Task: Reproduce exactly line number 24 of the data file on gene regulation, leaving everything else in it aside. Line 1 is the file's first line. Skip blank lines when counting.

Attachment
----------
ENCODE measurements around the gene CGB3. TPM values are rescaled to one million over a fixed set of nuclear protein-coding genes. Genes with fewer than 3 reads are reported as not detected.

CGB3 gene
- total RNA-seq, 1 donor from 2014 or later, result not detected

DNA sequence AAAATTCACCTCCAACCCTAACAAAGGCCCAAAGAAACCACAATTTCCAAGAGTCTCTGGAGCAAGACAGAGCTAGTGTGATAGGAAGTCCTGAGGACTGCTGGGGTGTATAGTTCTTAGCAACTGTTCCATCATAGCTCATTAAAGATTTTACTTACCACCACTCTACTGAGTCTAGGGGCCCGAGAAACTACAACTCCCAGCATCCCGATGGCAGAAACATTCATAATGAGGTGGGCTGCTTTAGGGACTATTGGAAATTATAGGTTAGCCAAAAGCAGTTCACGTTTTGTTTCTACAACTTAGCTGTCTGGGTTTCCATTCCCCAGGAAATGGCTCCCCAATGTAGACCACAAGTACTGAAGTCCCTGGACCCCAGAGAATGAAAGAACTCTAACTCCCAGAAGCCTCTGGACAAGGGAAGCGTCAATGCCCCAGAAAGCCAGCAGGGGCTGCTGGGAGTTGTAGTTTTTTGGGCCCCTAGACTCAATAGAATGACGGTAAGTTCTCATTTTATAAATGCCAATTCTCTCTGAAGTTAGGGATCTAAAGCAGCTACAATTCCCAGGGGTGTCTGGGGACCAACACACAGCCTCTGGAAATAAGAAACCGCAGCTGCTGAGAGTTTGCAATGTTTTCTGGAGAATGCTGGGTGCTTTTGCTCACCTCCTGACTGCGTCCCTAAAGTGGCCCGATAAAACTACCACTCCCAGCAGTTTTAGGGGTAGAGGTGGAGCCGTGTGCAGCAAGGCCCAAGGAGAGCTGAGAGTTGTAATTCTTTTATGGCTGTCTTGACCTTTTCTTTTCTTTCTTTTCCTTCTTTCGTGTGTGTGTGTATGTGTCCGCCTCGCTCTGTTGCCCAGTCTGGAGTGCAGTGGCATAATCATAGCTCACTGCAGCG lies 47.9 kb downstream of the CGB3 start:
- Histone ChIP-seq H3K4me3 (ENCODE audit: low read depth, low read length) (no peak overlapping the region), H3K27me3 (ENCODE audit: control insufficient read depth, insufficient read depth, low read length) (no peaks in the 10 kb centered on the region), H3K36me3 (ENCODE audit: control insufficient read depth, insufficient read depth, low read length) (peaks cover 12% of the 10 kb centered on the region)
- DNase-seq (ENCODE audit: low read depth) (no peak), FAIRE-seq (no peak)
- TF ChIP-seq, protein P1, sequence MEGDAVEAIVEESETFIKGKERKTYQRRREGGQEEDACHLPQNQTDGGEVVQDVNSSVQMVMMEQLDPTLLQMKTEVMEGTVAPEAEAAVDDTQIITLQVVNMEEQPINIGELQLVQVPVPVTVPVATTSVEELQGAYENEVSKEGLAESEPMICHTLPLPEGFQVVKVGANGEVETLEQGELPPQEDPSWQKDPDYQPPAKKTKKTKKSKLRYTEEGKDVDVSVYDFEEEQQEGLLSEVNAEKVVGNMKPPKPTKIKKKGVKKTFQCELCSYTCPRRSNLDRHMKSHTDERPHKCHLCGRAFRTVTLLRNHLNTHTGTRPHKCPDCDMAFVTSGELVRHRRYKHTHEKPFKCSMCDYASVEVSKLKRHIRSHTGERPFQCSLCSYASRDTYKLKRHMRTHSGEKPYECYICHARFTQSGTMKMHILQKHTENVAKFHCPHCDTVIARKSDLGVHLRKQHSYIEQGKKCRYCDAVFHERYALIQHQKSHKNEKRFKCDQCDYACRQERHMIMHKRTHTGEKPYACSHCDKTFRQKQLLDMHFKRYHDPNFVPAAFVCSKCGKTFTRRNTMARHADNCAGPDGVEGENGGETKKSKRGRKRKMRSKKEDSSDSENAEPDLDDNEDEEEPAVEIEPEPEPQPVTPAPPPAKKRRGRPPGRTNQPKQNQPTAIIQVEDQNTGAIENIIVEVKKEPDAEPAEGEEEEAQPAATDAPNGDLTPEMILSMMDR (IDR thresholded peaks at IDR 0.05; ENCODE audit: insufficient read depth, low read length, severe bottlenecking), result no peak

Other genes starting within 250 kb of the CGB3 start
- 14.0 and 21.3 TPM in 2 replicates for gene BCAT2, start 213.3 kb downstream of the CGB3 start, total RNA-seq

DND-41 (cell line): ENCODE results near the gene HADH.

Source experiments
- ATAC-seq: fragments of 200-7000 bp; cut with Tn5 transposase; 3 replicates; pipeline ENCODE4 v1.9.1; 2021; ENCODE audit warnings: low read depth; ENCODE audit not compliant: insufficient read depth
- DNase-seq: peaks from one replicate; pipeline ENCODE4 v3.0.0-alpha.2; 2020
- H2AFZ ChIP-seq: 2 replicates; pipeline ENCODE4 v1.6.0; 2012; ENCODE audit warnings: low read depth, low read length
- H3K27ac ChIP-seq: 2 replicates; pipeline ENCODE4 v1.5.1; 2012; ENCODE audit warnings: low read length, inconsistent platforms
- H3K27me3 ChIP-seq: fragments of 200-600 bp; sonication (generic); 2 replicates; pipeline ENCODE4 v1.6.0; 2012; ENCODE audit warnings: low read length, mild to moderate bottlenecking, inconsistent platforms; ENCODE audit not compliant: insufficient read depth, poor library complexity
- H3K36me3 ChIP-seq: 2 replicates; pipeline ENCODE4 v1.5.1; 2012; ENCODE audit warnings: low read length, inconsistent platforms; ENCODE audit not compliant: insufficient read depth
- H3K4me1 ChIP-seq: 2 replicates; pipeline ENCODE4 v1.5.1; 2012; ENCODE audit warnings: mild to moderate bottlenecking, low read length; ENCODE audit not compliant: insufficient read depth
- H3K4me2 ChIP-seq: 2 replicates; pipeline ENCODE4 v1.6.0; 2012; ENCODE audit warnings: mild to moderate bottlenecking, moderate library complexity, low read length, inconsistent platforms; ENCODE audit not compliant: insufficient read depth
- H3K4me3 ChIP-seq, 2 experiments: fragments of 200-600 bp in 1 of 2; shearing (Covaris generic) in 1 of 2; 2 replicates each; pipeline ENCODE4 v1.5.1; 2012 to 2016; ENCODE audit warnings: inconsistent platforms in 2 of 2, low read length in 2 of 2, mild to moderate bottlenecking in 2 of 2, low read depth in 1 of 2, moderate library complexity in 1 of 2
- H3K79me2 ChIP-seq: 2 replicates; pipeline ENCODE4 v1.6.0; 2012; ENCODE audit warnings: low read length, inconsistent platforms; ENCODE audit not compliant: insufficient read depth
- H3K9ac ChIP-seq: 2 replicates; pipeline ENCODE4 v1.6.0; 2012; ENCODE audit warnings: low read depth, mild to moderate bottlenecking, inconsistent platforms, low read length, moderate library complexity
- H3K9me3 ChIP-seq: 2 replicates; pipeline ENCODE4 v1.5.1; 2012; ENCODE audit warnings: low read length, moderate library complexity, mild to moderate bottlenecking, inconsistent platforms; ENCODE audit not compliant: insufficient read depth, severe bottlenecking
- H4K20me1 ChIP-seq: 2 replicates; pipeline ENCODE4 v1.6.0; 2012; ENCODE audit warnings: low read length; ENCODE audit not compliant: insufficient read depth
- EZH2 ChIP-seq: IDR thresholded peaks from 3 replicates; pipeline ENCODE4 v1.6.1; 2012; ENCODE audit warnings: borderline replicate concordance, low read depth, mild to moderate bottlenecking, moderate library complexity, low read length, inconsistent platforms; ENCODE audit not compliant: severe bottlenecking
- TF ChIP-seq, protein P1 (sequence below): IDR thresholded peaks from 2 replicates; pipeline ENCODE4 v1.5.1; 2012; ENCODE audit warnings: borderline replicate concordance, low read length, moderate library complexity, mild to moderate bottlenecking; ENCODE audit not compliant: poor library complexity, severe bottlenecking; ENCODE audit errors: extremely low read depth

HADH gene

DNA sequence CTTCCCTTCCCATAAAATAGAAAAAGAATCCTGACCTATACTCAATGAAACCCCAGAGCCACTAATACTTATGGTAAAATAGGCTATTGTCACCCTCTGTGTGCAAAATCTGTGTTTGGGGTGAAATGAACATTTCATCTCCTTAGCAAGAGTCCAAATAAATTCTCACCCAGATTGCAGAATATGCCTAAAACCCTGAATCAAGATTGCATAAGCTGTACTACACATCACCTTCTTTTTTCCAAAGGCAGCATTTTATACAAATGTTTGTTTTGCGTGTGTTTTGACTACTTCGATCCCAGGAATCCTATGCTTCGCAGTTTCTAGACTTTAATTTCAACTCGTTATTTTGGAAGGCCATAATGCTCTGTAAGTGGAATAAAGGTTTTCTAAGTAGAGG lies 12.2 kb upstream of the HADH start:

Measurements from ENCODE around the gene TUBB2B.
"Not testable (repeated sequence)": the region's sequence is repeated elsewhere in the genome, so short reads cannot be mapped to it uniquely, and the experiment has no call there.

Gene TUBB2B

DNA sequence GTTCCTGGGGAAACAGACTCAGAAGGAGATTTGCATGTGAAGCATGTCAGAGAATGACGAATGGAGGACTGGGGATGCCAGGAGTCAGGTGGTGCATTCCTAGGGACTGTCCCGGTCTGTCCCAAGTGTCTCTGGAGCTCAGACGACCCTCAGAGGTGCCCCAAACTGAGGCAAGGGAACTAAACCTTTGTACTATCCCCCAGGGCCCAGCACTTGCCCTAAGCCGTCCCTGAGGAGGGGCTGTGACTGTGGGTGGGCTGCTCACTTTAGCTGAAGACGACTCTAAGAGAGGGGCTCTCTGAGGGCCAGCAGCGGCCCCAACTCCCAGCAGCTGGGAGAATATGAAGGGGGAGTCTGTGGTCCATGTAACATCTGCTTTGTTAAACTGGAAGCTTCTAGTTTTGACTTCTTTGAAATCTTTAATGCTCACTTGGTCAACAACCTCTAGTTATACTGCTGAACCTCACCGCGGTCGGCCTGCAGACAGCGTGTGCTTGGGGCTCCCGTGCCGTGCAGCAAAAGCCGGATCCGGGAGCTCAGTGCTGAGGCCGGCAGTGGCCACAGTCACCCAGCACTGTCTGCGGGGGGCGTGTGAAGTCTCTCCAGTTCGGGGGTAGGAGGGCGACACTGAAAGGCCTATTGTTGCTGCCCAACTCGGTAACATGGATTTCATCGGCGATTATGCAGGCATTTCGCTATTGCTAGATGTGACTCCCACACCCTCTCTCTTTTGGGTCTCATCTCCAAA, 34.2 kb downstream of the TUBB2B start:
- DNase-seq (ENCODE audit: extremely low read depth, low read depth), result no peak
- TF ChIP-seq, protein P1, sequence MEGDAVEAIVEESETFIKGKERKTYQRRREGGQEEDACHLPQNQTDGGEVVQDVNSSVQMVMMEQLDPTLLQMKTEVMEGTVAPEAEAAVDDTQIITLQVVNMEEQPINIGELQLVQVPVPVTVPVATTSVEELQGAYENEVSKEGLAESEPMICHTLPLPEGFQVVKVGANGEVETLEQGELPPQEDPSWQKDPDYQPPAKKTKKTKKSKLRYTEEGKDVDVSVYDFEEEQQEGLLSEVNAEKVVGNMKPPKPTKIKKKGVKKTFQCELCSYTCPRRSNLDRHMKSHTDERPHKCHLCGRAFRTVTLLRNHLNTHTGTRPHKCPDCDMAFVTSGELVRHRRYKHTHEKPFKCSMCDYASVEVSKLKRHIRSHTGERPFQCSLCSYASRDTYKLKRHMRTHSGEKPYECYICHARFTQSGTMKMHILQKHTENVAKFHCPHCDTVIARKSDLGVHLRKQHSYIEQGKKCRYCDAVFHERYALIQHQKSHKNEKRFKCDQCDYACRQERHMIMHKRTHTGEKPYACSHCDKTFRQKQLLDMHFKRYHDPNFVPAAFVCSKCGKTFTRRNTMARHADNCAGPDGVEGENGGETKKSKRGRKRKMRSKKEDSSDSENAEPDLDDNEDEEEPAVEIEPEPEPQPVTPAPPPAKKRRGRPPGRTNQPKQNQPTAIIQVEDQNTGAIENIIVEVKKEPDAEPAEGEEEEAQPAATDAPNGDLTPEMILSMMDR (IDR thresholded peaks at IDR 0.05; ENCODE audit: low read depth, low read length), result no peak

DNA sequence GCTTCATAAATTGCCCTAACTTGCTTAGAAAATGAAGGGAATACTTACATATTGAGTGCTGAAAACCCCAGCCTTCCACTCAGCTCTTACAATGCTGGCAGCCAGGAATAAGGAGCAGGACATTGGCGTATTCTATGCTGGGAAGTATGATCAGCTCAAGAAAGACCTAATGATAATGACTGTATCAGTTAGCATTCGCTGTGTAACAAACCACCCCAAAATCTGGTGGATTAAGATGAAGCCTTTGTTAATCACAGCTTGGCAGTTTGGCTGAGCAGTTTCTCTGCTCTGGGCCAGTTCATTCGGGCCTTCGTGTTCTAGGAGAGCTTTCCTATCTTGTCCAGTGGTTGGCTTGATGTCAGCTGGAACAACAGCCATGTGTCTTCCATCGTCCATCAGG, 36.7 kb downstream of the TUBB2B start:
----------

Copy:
- H4K20me1 ChIP-seq: 2 replicates; pipeline ENCODE4 v1.6.0; 2012; ENCODE audit warnings: low read length; ENCODE audit not compliant: insufficient read depth